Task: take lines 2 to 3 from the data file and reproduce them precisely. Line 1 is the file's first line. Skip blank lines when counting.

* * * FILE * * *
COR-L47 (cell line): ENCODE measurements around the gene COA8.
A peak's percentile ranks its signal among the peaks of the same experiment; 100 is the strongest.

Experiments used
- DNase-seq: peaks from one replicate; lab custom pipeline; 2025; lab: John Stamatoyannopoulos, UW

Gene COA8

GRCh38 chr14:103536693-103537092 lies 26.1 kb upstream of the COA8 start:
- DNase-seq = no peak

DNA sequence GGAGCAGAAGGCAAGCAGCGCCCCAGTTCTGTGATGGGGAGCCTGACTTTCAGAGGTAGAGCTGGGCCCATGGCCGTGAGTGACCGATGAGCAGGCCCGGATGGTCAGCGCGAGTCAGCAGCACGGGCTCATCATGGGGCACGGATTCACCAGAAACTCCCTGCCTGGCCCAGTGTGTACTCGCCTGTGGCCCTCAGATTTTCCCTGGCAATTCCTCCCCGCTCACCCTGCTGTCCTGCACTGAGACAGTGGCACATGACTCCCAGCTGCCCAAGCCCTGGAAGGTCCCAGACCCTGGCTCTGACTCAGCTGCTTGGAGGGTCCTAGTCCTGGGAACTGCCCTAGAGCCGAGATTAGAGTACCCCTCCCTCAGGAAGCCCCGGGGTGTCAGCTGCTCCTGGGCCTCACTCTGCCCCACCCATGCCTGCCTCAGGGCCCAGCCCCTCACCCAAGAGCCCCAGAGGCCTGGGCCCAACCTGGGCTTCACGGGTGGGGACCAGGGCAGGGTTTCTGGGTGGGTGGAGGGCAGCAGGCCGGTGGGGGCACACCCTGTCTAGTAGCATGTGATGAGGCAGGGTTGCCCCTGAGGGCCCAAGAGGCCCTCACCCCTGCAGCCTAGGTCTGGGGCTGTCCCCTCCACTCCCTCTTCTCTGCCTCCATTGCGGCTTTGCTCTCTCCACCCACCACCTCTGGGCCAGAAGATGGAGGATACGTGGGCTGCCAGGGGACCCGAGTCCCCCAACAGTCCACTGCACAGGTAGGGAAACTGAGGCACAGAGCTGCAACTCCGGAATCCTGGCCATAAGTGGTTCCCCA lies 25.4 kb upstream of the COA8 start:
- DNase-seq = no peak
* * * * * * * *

A peak's percentile ranks its signal among the peaks of the same experiment; 100 is the strongest.

Experiments used